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Mindful : October 2019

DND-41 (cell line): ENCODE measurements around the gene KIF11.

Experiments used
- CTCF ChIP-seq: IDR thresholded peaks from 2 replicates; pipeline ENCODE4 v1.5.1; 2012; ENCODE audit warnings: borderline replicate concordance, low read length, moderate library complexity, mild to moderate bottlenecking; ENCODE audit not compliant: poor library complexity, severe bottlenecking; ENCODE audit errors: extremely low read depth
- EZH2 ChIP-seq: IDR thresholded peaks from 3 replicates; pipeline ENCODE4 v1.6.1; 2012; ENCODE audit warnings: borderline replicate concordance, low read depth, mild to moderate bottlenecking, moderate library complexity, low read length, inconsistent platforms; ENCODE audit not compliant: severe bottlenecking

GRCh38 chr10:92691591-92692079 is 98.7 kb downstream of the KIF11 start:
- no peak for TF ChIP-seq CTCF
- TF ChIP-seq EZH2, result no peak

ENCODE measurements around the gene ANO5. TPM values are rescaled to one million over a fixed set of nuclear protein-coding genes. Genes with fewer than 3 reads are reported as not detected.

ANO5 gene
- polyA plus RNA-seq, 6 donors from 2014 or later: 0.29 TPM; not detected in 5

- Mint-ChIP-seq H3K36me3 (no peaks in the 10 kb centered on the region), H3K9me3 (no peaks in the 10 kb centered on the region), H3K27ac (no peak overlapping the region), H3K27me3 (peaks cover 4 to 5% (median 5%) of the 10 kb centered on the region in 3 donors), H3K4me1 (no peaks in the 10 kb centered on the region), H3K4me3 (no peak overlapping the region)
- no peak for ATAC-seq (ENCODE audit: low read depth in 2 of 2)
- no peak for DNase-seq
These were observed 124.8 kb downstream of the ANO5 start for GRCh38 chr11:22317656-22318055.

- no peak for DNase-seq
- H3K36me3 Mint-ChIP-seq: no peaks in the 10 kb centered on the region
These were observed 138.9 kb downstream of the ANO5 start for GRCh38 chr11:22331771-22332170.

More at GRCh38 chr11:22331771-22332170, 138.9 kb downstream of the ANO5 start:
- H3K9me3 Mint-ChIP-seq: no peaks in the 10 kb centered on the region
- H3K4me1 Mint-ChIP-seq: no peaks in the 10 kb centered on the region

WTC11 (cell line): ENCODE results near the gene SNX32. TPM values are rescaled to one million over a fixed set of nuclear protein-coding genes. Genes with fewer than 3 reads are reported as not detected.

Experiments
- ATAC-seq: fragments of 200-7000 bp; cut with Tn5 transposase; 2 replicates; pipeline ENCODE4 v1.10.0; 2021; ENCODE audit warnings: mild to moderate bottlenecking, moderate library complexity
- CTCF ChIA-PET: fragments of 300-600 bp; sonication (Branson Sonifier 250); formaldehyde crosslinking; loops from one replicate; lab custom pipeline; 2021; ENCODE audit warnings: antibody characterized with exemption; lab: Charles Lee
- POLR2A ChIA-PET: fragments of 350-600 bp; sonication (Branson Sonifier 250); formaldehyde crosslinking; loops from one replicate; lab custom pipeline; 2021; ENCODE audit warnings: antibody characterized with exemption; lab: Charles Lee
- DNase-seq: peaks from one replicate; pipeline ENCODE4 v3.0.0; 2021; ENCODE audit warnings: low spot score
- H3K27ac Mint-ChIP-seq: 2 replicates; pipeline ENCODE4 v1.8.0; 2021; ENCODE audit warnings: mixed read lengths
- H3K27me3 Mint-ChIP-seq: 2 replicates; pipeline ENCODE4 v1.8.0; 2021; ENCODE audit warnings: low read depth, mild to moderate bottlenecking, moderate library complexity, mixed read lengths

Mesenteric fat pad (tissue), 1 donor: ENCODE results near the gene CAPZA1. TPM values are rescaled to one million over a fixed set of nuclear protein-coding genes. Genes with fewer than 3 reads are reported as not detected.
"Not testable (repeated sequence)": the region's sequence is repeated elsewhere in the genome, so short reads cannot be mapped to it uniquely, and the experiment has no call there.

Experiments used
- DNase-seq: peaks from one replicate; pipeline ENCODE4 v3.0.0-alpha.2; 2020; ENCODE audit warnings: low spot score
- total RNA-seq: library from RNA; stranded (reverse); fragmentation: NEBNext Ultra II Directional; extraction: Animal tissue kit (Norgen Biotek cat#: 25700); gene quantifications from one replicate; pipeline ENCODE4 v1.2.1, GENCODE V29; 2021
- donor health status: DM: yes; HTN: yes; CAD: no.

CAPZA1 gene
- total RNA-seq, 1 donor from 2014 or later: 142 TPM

So, I reached out to Belisa Vranich, the author of Breathe, a classic book on the mechanics of breathing. Vranich, a psychologist who runs a learning program called The Breath- ing Class, got interested in breathing when she started practicing in New York City and found that many of her patients were so agitated they couldn’t take in anything that she had to say. But when she started looking for some simple breathing techniques to teach them, she found that, even though everyone agreed that breath- ing was important, the majority of people—including many experts— were doing it all wrong. Based on her research, Vranich estimates that at least nine out of every 10 people aren’t using their diaphragms as a primary breathing muscle. Instead, they’re breathing vertically, lifting their shoulders and sucking in their guts on the inhale, as if they were striking a Superman pose. “That’s anatomically incong ruous,” she said. “There’s no other animal on the planet that breathes like this. We’re taking this beautiful machine and using it in a way that makes no sense based on how it was designed.” Breathing up and down, instead of out and in, disengages the diaphragm and makes it difficult to take a full breath. It also triggers a shift in the autonomic nervous system, which is made up of two counterbalancing parts: the sympathetic nervous sys- tem and the parasympathetic nervous system. The sympathetic system usually kicks in when we’re fac- ing danger or are under a great deal of stress (a.k .a . the “fight or flight” response). In ordinary circumstances, once the initial threat diminishes, the parasympathetic system will step in and set in motion the “rest and digest, restore and repair” functions. But if you’re constantly breathing with your neck and shoulders, it signals the vagus nerve—our internal stress detector—to send a message to the brain that the body is on overload. → PART TWO Duration: three minutes 1 Move your hands away from your body. Rest your arms at your sides, palms up. Let your feet fall outward. You may keep breathing through your mouth or switch to your nose. Relax your lips, your face, and the roof of your mouth. Let your tongue get heavy. Very impor tant: Let your jaw relax. Pay attention to your cheeks, ears, and neck, relaxing them with each exhale. Relax your shoulders and the rest of your body. 2 Continue scanning your body to ensure that you’re not hold- ing tension anywhere. Imag- ine that with each inhale you are letting yourself float a little higher, and with each exhale you are letting yourself sink a little deeper. Try to move your mind away from thinking and simply keep your attention on your physical sensations. Observe your breath as if you were watching another person. As Vranich points out, “Relax- ing your body so that stress hormones and blood pres- sure decrease recharges your battery within minutes and encourages mindfulness. Do it as often as possible, ideally ever y day.” October 2019 mindful 65 well-being